Michael Cooper’s photographs in The Early Stones (Hyperion, 1992) are his very personal record of the years 1963 to 1973: recording sessions, Redlands parties, Joshua Tree, Stonehenge, Morocco. And, of course, the drug busts. Novelist Terry Southern wrote the text. The Rolling Stones’ Rock and Roll Circus (Chronicle Books, 1991), photographed by Mike Randolph, is the definitive look at the Circus, the Willie Wonkafied, Sgt. Pepperized spectacle filmed for BBC television in 1968 but never released. Included are great pics of the surreal, one-time-only supergroup of Lennon, Richards, Clapton and Mitch Mitchell, Hendrix’s drummer.
Led Zeppelin’s reign was chronicled almost exclusively by one court photographer with complete access: Neal Preston. His book Led Zeppelin Portraits (Perennial/Harper & Row, 1983) is the result, a stagy but intimate pictorial history. Led Zeppelin: Heaven and Hell (Harmony Books, 1991) contains more of Preston’s work.
Looking for something more all encompassing about the Sixties? Ethan A. Russell’s book of photographs and writings, Dear Mr. Fantasy: Diary of a Decade (Houghton Mifflin, 1985), is one of the best. Russell shot the Let It Be sessions and toured with the Stones in ’69 and ’72.
The Motown Album (St. Martin’s Press, 1990) is a long-overdue visual chronicle of the evolution of the Motown sound from the Miracles and the Supremes to “Super Freak” and Lionel Richie. Although a far cry from the Commodores, seminal Washington, D.C., hardcore bands such as Bad Brains, Government Issue and Minor Threat are documented in Banned in D.C.: Photos & Anecdotes From the Punk Underground (Sun Dog Propaganda, 1988). Unlike most other photography books on punk, Banned in D.C. is well produced (although this pictorial guide to late-Seventies and early Eighties hardcore is hard to find).
Michael Ochs’s Rock Archives (Dolphin/Doubleday, 1984) is without a doubt one of the best general rock-photography books. Be aware, however, that this book begins with late-Forties country and blues and ends just after the Summer of Love. Rock Stars, by Timothy White (Stewart, Tabori and Change, 1984), is far less comprehensive but spans a longer period of time (roughly, Chuck Berry and Ray Charles to Annie Lennox and Prince) and has better production values. Rolling Stone Press has also published a series of comprehensive illustrated books, each focusing on a single artist or band (The Beatles, Dylan, Elvis, The Rolling Stones and Springsteen).
Two of the best books were inspired by the look of jazz: The Eye of Jazz (Viking, 1989), photographed by Herman Leonard, and Jazz Giants (Billboard, 1988), a book of jazz photographs compiled by K. Abé. Leonard devotes about two pages of viscerally beautiful photographs to each of five dozen prominent jazz artists. Abé’s compilation lacks this sheer elegance and intimacy but is far more comprehensive. Both are worth tracking down, as is William P. Gottlieb’s Golden Age of Jazz (Da Capo, 1979).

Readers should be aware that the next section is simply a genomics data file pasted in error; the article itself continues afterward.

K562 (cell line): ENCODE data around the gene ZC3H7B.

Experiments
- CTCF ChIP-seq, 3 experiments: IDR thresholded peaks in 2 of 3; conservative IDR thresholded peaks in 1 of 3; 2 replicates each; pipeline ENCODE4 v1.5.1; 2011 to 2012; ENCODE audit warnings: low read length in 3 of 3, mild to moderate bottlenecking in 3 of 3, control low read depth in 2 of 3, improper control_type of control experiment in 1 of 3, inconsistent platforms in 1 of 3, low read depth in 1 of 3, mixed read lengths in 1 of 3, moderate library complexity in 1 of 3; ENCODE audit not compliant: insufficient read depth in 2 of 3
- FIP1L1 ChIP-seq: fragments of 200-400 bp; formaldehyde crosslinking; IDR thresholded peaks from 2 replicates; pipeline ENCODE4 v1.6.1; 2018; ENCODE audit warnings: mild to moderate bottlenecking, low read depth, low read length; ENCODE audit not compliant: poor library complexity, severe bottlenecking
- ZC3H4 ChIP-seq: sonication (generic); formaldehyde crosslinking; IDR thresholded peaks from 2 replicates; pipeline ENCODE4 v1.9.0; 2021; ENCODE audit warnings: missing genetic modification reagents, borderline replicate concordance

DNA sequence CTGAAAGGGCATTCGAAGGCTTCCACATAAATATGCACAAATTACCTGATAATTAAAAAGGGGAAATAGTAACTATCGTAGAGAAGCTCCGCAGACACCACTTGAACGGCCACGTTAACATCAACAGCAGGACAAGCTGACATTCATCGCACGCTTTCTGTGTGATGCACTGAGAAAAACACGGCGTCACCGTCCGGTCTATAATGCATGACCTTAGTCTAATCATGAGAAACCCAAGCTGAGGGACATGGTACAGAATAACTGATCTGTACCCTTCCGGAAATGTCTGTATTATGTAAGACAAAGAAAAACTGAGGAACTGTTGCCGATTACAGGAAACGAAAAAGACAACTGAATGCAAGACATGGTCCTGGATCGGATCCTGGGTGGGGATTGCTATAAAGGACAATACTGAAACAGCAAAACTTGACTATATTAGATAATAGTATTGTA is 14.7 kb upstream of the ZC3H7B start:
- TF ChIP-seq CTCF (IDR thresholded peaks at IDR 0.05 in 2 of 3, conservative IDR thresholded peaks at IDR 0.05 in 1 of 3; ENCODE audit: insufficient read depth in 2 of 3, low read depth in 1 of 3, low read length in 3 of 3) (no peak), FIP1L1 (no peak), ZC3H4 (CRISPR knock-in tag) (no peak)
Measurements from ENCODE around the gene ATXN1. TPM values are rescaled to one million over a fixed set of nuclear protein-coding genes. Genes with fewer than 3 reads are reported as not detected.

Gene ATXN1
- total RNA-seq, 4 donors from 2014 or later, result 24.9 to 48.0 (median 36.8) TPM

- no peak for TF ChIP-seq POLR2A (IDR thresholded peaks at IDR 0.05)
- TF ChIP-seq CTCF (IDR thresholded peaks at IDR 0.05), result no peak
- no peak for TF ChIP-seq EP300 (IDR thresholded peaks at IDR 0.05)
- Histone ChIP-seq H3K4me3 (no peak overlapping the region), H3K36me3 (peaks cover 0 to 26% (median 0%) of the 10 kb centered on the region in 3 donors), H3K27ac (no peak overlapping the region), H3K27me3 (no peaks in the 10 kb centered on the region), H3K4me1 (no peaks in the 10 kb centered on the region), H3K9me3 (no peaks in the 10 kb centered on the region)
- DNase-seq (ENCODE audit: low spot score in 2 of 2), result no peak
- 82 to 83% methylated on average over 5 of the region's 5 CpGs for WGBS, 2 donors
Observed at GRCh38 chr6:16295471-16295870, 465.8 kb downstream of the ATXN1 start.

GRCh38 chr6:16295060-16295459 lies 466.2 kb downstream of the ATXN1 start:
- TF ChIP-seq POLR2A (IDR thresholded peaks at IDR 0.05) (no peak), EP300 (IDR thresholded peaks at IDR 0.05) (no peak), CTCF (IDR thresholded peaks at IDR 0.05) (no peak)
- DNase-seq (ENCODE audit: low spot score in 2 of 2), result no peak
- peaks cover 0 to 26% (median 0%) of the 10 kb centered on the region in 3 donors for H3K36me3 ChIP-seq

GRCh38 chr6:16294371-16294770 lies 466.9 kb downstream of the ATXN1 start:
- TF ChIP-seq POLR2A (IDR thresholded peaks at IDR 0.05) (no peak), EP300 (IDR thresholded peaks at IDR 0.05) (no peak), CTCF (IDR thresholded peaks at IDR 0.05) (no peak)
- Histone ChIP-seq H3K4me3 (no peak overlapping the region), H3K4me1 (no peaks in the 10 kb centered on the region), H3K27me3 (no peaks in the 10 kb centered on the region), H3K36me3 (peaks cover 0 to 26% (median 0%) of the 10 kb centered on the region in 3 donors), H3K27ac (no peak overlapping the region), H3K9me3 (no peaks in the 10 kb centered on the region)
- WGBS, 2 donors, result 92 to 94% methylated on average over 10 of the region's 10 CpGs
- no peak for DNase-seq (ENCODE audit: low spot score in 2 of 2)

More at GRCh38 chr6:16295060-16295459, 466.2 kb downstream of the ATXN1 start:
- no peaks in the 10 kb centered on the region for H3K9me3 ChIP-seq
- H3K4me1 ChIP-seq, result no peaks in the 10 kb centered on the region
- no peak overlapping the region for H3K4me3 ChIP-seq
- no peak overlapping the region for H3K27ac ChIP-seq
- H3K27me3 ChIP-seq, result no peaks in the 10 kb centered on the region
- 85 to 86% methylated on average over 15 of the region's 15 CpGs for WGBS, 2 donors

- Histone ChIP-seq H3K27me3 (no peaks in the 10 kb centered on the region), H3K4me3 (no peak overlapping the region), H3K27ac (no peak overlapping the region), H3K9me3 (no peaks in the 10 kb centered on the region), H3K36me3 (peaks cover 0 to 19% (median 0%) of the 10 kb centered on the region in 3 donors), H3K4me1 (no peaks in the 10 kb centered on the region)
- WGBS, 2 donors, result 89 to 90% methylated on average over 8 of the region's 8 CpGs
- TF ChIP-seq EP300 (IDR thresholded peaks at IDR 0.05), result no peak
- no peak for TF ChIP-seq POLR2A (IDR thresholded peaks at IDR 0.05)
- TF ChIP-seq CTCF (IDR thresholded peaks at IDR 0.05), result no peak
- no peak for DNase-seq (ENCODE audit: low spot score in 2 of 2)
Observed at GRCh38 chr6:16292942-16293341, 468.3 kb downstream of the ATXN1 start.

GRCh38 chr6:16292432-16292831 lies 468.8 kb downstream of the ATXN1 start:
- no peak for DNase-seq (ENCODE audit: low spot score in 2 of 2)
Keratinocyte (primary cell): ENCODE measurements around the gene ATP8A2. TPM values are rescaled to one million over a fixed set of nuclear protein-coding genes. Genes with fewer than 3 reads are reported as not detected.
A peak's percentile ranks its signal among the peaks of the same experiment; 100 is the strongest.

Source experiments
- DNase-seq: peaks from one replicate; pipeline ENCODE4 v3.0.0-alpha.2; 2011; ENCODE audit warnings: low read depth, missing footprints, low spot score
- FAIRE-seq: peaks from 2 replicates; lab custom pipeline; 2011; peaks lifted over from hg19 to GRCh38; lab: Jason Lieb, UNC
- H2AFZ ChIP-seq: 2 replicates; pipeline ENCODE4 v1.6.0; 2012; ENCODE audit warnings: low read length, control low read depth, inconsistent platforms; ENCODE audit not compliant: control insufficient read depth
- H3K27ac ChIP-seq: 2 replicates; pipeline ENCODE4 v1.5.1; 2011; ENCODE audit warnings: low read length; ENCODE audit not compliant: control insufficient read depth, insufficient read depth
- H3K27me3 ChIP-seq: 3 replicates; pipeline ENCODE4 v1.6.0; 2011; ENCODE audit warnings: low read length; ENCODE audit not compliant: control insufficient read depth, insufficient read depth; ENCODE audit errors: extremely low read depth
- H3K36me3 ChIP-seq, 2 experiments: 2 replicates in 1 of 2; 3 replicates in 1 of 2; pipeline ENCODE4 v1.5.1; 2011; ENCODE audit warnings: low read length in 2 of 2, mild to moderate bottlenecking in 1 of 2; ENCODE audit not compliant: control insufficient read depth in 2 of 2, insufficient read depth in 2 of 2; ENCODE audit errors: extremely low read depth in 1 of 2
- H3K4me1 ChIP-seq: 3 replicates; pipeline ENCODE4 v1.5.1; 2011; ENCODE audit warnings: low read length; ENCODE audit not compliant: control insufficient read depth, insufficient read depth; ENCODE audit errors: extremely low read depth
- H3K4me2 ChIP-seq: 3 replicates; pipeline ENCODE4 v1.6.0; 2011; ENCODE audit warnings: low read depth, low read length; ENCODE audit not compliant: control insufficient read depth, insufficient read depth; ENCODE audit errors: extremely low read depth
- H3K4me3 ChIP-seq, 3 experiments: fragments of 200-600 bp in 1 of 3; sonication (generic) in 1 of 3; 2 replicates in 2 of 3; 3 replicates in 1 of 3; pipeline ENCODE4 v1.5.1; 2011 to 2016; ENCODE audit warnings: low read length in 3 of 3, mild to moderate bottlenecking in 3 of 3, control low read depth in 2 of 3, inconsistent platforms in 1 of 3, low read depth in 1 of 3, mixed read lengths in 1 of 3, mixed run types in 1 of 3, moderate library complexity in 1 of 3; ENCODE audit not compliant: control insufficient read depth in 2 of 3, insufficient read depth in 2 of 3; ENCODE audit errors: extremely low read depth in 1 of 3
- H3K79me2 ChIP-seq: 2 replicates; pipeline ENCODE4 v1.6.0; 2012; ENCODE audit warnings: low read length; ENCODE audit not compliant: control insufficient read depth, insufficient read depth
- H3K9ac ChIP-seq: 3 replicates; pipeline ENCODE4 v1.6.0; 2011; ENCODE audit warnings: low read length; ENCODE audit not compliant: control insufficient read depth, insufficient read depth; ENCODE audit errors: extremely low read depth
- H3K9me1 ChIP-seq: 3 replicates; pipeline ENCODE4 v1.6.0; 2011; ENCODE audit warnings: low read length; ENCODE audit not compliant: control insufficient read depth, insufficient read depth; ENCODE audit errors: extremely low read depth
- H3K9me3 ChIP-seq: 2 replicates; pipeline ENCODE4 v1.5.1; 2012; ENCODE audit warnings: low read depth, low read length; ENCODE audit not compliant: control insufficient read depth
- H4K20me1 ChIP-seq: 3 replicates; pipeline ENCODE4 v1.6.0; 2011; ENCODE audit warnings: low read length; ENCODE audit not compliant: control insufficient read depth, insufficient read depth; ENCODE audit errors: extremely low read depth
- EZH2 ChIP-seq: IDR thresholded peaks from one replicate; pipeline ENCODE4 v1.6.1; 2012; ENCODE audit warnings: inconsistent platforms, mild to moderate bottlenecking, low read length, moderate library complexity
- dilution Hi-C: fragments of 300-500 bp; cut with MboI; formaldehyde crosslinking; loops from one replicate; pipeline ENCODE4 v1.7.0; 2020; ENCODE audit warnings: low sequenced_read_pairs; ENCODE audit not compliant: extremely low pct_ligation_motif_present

Perhaps the most interesting books, and certainly the most beautifully produced, are those devoted to the output of a single photographer. No collection would be complete without the work of the premier celebrity photographer of the Seventies and Eighties, Annie Leibovitz. Annie Leibovitz: Photographs (Rolling Stone Press/Pantheon, 1983) and Photographs: Annie Leibovitz 1970-1990 (HarperCollins, 1991) are both exquisite volumes of her work, much of which appeared originally in Rolling Stone.
Leibovitz’s work is also well represented in Rolling Stone: The Photographs (Simon and Schuster, 1989), along with that of Richard Avedon, Matt Mahurin, Mary Ellen Mark, Steven Meisel, Herb Ritts, Matthew Rolstone and Bruce Weber. Baron Wolman, the first principal photographer for Rolling Stone, has his own book, Classic Rock & Other Rollers (Squarebooks, 1992), a collection of Wolman’s work from the Sixties and Seventies. The photograph of Miles Davis in Anton Corbijn’s Famouz: Photographs 1976-88 (Schirmer/Mosel, 1989) is alone worth the price of the book.
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Linda McCartney’s Sixties: Portrait of an Era (Bulfinch, 1992) contains portraits and concert photos of almost every major band of the decade. She became the “house photographer” at the Fillmore East; her access was so extensive, she said, that she became “like a band member whose chosen instrument was the camera.” Her pictures reflect this intimacy.
Several other books by individual photographers, while not covering rock & roll exclusively, are of such quality that they deserve mention: David Bailey’s If We Shadows (Thames and Hudson, 1992) is a collection of sometimes violent, often disturbing photographs that strip celebrities of their plastic sheen. Big Pictures (Bulfinch, 1991) showcases photographer Matthew Rolston’s considerable gifts for managing composition and color. Herb Ritts’s forthcoming Notorious (Bulfinch, 1992) will present recent photographs by one of the foremost portraitists of the Eighties and Nineties (and the director of the videos for Madonna’s “Cherish” and Chris Isaak’s “Wicked Game”).